During a typically animated Super Bowl party in suburban Chicago Sunday, the chatter came to an abrupt halt when that trademark voice-in an urgent, raspy whisper-knifed through the air in its quiet, compelling way.
Suddenly, all eyes turned to the television screen flashing soft images of an industrial America that had been pushed to the brink only to claw its way back, in Clint Eastwood's words, because America "knows how to come from behind to win." Sounding like the weary but determined character from a tough Detroit neighborhood (a role he played in "Gran Torino"), Eastwood's tone turned defiant.
"This country can't be knocked out with one punch. We get right back up again, and when we do the world is going to hear the roar of our engines." The commercial, "Halftime in America," didn't reveal its sponsor until the final seconds, when Chrysler logos appeared briefly, but it has already become a classic, and perhaps inevitably in this election year, a political football.
White House spokesman Dan Pfeiffer weighed in on Twitter, "Saving the American Auto Industry: Something Eminem and Clint Eastwood can agree on." (Eminem's Chrysler commercial was a huge hit last Super bowl.) The conservative blogger Michel Malkin fumed, "Did I just see Clint Eastwood fronting an auto bailout ad?"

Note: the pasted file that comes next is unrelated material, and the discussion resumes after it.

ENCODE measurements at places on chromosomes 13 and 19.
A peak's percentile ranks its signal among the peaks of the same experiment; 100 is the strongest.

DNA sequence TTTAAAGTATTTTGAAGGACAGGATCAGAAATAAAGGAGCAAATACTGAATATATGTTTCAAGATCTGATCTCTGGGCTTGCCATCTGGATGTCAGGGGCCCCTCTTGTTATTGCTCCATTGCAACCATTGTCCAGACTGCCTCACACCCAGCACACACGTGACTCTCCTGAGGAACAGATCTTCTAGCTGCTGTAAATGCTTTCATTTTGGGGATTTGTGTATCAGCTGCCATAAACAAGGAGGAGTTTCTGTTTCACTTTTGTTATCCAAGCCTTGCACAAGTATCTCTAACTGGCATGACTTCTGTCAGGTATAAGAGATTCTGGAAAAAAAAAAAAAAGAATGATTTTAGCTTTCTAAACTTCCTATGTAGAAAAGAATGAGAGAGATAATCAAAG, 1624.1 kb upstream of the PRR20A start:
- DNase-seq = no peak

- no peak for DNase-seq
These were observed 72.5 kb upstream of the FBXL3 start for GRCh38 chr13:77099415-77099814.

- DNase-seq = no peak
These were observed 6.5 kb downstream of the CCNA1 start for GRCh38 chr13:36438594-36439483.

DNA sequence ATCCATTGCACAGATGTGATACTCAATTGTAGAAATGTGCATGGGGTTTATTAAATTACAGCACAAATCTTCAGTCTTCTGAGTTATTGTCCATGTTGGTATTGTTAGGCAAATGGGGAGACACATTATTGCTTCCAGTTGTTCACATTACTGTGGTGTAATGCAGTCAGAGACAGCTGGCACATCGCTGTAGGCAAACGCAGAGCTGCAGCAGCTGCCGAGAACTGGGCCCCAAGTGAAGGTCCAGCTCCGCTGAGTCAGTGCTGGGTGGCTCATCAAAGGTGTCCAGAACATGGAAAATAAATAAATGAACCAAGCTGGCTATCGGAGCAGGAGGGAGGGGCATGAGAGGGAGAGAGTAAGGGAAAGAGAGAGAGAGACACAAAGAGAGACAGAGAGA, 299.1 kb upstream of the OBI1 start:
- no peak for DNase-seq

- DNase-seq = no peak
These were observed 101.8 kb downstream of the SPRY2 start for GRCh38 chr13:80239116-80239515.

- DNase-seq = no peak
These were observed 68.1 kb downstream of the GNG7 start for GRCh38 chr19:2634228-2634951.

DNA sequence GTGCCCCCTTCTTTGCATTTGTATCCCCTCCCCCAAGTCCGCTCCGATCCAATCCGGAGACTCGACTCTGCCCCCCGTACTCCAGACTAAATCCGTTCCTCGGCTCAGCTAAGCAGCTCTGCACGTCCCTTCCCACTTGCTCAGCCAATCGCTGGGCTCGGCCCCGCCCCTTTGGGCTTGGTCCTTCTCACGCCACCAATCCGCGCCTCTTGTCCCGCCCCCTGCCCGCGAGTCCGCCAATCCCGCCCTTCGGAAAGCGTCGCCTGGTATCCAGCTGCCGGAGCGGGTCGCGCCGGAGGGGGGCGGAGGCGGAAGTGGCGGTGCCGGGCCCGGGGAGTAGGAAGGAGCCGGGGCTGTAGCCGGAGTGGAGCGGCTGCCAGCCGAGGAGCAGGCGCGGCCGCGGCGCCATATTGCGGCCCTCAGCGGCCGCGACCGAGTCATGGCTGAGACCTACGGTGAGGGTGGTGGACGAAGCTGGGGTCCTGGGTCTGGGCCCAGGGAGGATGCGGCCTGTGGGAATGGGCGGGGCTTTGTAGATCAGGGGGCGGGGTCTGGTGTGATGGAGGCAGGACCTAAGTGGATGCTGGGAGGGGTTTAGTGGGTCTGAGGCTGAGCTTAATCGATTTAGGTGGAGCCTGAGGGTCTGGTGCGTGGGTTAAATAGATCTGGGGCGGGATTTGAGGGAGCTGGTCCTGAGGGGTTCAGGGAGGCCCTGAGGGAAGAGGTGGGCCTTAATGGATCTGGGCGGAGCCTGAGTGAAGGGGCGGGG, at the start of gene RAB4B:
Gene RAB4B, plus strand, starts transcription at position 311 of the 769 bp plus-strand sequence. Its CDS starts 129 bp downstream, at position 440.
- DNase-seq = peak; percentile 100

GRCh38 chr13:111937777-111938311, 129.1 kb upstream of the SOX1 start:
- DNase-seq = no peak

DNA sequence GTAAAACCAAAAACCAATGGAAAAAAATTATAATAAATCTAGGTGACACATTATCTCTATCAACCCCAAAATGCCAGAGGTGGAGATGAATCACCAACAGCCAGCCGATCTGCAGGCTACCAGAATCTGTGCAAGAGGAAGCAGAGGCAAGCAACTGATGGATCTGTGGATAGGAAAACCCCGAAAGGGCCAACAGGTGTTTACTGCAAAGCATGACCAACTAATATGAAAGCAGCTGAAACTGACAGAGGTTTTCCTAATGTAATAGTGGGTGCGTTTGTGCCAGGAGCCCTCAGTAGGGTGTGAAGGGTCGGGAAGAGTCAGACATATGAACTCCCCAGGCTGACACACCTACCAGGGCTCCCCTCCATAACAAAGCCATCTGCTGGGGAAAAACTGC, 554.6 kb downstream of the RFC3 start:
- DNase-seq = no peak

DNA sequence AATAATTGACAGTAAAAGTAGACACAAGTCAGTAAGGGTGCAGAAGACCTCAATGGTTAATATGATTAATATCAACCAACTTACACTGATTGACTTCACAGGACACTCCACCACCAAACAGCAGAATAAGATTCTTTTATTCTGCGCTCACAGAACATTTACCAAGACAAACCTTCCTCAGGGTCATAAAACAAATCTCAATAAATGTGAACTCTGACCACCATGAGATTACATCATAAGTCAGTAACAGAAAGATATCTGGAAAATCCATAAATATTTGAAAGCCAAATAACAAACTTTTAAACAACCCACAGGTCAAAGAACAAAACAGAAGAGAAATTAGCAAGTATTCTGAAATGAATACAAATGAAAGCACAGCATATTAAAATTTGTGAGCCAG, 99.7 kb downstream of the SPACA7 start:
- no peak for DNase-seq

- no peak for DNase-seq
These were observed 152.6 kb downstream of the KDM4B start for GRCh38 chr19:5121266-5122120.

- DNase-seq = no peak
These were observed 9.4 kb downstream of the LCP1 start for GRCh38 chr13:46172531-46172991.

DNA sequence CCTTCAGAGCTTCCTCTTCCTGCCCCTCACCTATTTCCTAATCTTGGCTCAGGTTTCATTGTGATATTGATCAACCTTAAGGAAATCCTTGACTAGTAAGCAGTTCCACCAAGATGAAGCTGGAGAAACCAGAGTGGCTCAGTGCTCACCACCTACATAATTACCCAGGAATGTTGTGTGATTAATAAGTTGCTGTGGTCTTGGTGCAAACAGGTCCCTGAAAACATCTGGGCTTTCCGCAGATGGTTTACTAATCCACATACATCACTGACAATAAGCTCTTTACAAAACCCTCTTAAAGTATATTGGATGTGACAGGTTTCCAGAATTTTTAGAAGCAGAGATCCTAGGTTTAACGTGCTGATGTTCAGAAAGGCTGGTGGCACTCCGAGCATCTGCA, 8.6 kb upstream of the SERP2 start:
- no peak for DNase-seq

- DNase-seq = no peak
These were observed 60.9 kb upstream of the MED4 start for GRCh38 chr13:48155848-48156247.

Chrysler, like General Motors, was headed for the junk heap before the Bush and Obama administrations rode to the rescue with $12.5 billion from U.S. taxpayers. Now, both are roaring back from near death-hiring workers and posting strong profits. In January, the American auto industry put the pedal to the metal, selling cars at the fastest pace in nearly four years. (Chrysler has repaid all but $1.3 billion.)
Ironically enough, Eastwood-the former Republican mayor of Carmel, Calif., opposed the bailout, telling the Los Angeles Times in 2010: "We shouldn't be bailing out the banks and car companies. If a CEO can't figure out how to make his company profitable, then he shouldn't be the CEO."
Republican presidential candidate Mitt Romney also opposed using government money to help the American automakers, famously penning an op-ed in the New York Times entitled, "Let Detroit Go Bankrupt." Now Romney says he favored a "structured bankruptcy" using private funds. But former Obama administration car czar Steven Rattner, who supervised the bailout, tells ABC News that such a solution was impossible during the credit crisis of 2008-2009 because only the government was willing or able to provide financing.
But Chrysler CEO Sergio Marchionne insists that presidential politics had nothing to do with Eastwood's Chrysler commercial. "It has zero political content," Marchionne told Detroit radio station WJR. "We are as apolitical as you can make us." Instead, he says, the ad was intended as a tribute to the employees of Chrysler and resonated "because it says something…about the resilience of America."
Italy's Fiat SpA now owns a majority of Chrysler.